By George Psyllides
MONDAY is the start of a tough week for the government and possibly the country as major developments are expected that could derail the course of the economy, which appears, at least on paper, to be going smoothly.
The first major obstacle for the government is the bill on foreclosures and other related legislations, which the majority of parties oppose.
The administration has amended the general framework, mainly to convince its erstwhile partner DIKO whose chairman, Nicolas Papadopoulos, appears sceptical.
DIKO abandoned the government shortly after Papadopoulos won the party leadership, ostensibly on account of President Nicos Anastasiades’ stance on the Cyprus problem.
Papadopoulos, who previously said the fastest way to get rid of the terms of the bailout was to implement them, has now formed an alliance with AKEL and EDEK to fight it.
Observers suggest his motives are purely political and are none other than the presidency itself. It remains to be seen whether he would be willing to put the country’s interests at risk since, as officials warned, rejection of the bill would spell trouble.
Failure to pass the foreclosures bill would preclude Cyprus from receiving the next tranche of financial aid in September.
Beyond the direct and indirect repercussions for the state, it would also mean trouble for the island’s fragile banking system.
During discussion in parliament earlier this month, Finance Minister Harris Georgiades and Central Bank Governor Chrystalla Georghadji warned that rejection of the legislation would have negative repercussions.
“Without a healthy banking system we have no economy. The banks may be blamed for a lot of things but that doesn’t mean that debtors shouldn’t pay their loans,” the CBC Governor said.
The Governor said the value of the mortgaged loans in the upcoming stress tests would be zero if the bill was not passed, meaning Cypriot banks would need more capital.
Without an effective loan recovery tool, banks, which will be put under a single supervisory mechanism in November, could be asked to make 100 per cent provisions for their loans.
The finance minister also warned that if Cyprus’ sixth bailout tranche was not disbursed in time, “we will face difficulties and consequences beyond our control and planning.”
As if this headache was not enough, the government must also keep an eye on Bank of Cyprus (BoC), which is in the process of completing a €1.0 billion capital raise. But not if its old shareholders get their way.
Numbering approximately 88,000, the bank’s old shareholders saw their shares’ value diminished to 1.0 per cent in March 2013 when the bank was restructured following a conversion of 47.5 per cent of uninsured deposits into equity, the absorption of failed Laiki bank and the selling off of the bank’s Greek operations to Piraeus bank.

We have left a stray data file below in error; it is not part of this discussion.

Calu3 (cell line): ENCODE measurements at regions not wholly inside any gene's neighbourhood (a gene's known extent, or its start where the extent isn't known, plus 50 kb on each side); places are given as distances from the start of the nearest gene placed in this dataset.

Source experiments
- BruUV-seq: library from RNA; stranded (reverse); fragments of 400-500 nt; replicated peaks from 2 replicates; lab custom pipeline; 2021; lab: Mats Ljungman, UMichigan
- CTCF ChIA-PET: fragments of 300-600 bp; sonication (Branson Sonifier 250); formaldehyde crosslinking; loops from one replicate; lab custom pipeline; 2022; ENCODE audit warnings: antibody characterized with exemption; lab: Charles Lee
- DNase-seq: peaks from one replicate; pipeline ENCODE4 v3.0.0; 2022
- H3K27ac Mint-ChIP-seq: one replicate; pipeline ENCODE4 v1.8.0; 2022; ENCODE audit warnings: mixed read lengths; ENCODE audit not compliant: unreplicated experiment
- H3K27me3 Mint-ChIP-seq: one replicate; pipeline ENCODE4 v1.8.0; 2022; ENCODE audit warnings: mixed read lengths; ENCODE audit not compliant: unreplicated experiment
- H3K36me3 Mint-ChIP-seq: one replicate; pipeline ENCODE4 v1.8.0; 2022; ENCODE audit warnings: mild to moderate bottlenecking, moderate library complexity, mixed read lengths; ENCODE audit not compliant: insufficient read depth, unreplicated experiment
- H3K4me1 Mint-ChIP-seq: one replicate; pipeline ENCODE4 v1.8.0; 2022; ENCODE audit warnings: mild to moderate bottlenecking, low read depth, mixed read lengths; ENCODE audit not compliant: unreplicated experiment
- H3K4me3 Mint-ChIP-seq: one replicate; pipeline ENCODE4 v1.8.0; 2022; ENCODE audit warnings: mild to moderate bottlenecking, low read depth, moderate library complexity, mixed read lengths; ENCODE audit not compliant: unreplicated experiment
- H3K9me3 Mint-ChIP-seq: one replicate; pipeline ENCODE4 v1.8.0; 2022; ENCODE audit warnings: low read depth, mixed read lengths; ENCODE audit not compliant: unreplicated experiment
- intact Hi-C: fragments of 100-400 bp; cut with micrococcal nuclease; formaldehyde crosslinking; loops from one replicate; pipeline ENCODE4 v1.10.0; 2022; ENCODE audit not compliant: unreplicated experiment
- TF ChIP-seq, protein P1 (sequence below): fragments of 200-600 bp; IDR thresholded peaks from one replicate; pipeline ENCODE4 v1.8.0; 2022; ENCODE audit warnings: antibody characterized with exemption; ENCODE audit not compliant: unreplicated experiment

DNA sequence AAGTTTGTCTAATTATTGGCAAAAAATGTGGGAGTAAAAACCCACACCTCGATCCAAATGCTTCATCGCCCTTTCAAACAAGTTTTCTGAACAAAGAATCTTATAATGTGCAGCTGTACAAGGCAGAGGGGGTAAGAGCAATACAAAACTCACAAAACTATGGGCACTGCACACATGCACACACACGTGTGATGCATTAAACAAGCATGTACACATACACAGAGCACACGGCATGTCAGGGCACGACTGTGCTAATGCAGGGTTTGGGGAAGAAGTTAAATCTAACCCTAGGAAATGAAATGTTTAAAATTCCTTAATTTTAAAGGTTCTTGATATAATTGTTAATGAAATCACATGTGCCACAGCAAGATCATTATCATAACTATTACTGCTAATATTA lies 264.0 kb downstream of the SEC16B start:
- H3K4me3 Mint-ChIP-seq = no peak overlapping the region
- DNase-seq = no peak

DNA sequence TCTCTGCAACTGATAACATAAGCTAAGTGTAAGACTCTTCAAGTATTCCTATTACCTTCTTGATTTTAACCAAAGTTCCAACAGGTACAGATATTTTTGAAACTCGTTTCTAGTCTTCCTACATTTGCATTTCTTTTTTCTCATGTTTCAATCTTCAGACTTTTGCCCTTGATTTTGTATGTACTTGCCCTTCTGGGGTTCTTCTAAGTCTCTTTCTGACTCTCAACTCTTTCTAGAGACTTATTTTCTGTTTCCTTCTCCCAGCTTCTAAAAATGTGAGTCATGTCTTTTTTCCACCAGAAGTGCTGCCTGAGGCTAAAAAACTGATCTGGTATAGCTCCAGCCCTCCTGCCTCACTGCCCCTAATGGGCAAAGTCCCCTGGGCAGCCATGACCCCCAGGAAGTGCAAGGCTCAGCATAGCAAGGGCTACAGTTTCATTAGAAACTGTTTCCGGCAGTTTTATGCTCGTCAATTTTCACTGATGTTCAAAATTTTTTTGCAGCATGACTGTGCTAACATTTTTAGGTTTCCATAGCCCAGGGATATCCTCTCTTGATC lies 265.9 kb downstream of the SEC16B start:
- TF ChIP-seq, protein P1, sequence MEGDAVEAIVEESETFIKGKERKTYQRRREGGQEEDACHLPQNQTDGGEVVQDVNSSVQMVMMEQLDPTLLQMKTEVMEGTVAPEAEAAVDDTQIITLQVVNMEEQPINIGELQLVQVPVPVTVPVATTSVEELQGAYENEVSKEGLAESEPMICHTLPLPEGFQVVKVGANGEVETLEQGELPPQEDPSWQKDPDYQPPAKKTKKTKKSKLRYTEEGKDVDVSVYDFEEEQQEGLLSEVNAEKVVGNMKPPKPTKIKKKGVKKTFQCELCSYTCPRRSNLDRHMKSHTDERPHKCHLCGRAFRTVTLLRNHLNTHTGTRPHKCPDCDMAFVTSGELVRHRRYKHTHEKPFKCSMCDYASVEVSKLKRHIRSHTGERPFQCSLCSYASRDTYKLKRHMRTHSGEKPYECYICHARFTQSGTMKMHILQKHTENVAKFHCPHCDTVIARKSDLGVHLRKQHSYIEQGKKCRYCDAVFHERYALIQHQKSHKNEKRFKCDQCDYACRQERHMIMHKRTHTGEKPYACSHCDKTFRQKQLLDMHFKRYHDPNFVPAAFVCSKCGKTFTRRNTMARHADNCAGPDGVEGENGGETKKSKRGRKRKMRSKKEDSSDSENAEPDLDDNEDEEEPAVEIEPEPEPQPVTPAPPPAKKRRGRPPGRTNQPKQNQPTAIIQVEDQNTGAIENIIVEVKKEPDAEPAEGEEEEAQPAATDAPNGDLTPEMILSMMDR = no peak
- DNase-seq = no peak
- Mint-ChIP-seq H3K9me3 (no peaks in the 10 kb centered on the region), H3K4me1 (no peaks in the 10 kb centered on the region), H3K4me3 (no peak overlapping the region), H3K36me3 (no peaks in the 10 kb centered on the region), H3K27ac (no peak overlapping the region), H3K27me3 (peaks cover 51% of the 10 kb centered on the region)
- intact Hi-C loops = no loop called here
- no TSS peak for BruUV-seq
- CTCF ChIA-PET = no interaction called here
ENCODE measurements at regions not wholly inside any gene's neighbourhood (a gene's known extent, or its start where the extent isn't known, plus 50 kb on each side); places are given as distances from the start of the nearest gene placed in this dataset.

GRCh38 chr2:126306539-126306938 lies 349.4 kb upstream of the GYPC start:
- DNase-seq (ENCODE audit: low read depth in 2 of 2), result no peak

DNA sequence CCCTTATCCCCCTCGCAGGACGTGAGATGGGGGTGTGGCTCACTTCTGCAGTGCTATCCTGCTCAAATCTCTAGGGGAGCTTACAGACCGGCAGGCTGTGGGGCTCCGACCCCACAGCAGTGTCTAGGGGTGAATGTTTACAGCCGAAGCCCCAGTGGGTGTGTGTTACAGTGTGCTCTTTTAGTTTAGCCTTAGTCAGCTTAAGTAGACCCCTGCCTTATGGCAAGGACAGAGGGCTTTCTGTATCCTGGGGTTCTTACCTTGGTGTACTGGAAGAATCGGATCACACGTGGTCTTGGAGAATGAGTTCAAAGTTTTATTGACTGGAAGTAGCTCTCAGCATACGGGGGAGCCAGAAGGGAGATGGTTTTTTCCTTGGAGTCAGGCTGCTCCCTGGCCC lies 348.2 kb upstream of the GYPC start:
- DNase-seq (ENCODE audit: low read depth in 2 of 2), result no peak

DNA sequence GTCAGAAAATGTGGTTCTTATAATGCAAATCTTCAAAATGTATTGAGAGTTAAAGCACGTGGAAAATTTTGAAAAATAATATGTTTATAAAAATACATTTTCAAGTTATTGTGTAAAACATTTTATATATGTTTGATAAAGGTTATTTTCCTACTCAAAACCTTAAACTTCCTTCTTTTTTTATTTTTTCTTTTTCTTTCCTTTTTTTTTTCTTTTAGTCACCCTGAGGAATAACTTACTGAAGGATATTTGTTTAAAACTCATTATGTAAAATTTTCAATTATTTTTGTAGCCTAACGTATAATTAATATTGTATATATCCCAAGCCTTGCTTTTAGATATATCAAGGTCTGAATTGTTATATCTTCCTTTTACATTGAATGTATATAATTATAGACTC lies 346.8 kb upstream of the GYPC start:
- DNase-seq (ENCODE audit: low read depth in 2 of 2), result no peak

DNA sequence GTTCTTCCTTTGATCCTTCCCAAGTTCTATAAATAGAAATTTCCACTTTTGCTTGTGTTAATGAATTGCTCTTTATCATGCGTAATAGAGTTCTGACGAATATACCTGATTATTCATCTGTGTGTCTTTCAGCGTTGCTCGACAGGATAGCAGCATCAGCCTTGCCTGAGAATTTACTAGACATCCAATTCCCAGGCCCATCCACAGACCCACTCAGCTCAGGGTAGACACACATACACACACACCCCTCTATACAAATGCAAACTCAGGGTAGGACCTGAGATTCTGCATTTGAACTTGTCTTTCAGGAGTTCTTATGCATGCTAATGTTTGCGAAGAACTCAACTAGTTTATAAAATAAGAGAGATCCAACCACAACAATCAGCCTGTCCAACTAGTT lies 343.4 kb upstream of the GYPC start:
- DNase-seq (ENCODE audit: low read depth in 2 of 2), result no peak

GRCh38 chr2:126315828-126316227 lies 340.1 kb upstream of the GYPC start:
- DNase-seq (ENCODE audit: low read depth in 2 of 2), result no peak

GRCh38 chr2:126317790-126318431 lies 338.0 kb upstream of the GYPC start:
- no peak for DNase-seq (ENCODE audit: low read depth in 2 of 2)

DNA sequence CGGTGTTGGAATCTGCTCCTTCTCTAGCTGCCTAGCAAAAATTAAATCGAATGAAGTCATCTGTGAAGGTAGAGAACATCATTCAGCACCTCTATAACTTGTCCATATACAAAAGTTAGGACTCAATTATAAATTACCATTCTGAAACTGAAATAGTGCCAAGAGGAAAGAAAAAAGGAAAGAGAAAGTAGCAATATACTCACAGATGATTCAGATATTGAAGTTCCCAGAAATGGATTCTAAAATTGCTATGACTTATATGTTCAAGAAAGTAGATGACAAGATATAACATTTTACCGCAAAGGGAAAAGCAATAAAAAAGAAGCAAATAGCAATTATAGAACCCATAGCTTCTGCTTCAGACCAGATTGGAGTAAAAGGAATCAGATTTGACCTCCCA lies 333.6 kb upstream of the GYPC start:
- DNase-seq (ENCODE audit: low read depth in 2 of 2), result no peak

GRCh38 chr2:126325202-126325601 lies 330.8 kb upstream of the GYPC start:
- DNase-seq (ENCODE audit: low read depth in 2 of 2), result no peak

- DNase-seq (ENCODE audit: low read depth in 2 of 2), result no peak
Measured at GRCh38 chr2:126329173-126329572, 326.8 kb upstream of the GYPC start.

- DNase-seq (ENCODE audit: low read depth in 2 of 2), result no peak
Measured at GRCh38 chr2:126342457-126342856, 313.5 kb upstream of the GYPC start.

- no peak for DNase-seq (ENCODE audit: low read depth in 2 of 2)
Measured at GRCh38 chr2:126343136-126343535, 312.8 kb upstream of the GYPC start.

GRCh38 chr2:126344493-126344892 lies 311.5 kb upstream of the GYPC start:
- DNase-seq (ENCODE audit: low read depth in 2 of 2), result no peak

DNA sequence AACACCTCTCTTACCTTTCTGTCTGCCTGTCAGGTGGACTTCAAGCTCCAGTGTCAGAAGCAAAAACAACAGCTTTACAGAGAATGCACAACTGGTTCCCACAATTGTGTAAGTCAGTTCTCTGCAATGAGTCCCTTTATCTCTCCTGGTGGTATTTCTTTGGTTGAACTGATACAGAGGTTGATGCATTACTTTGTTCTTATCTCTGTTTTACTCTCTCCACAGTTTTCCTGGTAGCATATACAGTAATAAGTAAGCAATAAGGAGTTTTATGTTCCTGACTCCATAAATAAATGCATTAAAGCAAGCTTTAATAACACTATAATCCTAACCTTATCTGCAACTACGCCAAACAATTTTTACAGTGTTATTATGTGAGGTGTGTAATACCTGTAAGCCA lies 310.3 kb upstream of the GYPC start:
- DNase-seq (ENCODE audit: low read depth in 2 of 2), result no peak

Now, 285 shareholders want an injunction banning the increase in share capital before the value of their stock is restored to the level of March 15, 2013 or else suspend an extraordinary general meeting (EGM) scheduled for August 28 to vote on the capital raise.
The court decision is expected on Tuesday. Without the extra cash, BoC would have a difficult time passing the upcoming pan-European stress tests on systemic banks that will be put under European supervision.
But even if the court rejects the request, the capital raise may be defeated at the EGM as shareholders claim it is tantamount to a second deposit seizure.
The motion must be approved by 75 per cent of those present. The government has 18 per cent of the vote but some Russian shareholders have signalled they would vote to reject.
Former deputy chairman of the board Evdokimos Xenophontos compared it to taking their rights and handing them over “just like that on a plate. These things are illegal.”
Xenophontos, wrote to the head of the European Commission’s mission chief for Cyprus, telling him it was wrong to put a patient who is under “intensive care” through a “stress test”.
“Such a test should be postponed. Right now the Bank of Cyprus is undergoing a recovery process,” Xenophontos told Maarten Verwey.
Xenophontos argued that the way the fresh capital was secured alienated the bailed-in depositors and effectively put the bank in the hands of foreign interests.
“How can the Bank of Cyprus and the country regain its credibility when it keeps doing such bad practices? Why don’t we follow a policy of small but frequent rights issues which in actual fact are “voluntary/optional bail-ins?” a method used successfully after the 1974 Turkish invasion.
Verwey’s response was that the stress tests were a pan-European exercise and postponement was not an option. On top of that, the European official said, it would not help reestablish confidence in the Cypriot banking system.